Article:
Ancient Roman Gardens is the first comprehensive account of gardens and gardening in the Roman period, creating a fascinating new dimension to our understanding and appreciation of life and society in ancient Rome, and adding an important chapter to the history of gardening and horticulture.
Linda Farrar traces the development of Roman gardens from their humble origins as vegetable patches to the sophisticated forms seen at the height of the Empire. She considers all types of gardens - domestic and public, in town and country, large and small in scale - and her study features evidence from gardens in Italy and from sites throughout the provinces of the Empire. Literature, frescoes, mosaics and extensive archaeological research provide information which is brought together to give a vivid account of the rich variety of Roman gardens.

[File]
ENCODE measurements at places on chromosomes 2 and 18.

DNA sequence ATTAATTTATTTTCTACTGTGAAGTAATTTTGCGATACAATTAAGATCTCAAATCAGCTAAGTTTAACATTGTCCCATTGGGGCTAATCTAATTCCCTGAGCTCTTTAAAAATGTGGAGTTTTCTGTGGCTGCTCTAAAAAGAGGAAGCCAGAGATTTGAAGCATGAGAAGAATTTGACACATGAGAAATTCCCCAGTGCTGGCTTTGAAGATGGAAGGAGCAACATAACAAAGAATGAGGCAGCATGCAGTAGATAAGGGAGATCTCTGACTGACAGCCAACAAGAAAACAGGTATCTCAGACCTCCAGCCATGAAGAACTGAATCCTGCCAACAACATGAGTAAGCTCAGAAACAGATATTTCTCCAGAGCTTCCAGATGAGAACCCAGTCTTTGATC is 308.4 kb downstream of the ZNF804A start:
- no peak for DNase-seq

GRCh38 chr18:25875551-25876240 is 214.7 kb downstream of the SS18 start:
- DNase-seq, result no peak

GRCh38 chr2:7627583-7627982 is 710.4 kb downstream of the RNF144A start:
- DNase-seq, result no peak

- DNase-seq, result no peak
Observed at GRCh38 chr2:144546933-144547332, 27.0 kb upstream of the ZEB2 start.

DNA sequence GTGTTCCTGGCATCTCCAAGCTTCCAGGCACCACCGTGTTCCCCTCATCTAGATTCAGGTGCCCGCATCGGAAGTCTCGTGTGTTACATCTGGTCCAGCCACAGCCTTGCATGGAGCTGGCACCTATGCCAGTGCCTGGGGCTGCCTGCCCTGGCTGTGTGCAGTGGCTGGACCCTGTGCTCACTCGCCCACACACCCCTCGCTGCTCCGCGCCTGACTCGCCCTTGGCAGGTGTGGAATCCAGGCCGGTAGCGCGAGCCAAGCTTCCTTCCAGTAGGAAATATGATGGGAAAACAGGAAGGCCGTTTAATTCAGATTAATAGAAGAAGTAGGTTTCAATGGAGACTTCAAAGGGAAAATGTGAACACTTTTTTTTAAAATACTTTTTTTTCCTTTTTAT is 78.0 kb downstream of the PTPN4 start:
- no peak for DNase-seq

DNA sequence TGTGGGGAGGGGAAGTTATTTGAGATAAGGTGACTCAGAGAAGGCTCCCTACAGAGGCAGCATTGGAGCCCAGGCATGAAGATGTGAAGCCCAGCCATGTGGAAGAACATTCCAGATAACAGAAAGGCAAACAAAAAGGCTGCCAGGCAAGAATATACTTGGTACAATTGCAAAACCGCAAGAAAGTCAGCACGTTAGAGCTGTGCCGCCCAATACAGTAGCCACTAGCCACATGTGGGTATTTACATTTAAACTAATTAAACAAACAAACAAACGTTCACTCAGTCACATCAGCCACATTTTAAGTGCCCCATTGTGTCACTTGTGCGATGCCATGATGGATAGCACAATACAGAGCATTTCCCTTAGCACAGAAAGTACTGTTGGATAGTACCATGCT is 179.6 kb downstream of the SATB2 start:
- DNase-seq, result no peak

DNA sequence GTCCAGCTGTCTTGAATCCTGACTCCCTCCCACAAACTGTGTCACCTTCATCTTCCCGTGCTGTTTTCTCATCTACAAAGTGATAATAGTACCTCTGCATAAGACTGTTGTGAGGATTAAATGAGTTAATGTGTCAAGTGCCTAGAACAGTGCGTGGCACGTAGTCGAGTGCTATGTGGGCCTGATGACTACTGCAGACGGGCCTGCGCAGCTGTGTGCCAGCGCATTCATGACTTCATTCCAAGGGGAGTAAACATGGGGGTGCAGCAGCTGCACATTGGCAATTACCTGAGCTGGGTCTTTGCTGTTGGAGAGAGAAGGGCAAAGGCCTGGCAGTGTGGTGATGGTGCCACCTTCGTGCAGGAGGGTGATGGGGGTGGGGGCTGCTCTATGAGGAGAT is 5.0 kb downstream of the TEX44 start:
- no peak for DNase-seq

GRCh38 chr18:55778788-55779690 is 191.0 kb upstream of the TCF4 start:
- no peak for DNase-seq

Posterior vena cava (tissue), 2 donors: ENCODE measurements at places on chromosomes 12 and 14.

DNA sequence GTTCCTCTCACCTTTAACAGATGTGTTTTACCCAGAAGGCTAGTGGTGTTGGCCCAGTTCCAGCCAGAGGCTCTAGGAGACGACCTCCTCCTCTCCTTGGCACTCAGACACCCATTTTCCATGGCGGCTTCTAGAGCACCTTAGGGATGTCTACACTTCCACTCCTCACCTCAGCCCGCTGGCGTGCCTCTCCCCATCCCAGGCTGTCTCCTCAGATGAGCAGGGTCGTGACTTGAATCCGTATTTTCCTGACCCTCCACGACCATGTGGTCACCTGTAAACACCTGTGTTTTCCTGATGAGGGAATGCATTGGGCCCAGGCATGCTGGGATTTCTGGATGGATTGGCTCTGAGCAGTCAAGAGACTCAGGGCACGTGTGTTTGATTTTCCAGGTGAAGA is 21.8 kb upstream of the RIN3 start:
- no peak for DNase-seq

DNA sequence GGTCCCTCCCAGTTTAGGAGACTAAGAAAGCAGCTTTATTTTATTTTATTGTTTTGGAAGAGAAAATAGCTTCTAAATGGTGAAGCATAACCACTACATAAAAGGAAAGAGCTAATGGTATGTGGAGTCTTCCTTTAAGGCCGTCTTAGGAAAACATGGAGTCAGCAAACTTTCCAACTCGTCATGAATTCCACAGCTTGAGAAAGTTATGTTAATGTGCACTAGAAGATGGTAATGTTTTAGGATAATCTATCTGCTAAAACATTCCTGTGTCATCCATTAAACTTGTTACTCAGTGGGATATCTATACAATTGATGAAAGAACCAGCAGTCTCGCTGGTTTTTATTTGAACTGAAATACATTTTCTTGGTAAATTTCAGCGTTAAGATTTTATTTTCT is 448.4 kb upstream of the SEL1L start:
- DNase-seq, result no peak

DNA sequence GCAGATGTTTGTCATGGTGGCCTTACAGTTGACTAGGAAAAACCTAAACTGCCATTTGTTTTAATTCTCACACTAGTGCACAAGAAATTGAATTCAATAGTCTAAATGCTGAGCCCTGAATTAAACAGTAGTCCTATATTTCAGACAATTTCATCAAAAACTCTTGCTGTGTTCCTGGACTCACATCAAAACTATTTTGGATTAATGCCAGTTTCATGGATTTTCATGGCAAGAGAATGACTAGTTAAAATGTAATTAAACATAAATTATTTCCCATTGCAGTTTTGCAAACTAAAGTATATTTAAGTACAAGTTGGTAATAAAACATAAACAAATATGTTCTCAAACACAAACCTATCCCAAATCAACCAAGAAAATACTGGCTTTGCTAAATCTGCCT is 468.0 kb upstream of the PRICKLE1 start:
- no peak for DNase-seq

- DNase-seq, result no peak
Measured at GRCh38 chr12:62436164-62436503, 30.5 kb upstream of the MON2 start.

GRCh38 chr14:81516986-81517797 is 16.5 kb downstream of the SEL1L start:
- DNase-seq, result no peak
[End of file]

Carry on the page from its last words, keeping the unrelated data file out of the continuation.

Recent research has revealed much about the garden plants favoured by the Romans, and the text describes how these plants were used - for garlands, to make wines, cordials and foodstuffs, to provide nectar for honeybees. The many architectural features and sculptures so beloved of the Roman gardener are also covered, as are the habits of Roman gardeners, their tools and horticultural techniques.
Ancient Roman Gardens will appeal strongly to anyone who has a keen interest in ancient history and archaeology, as well as to classicists and art historians. It will also be fascinating reading for gardeners in general, for landscape gardeners in particular, and for all garden historians.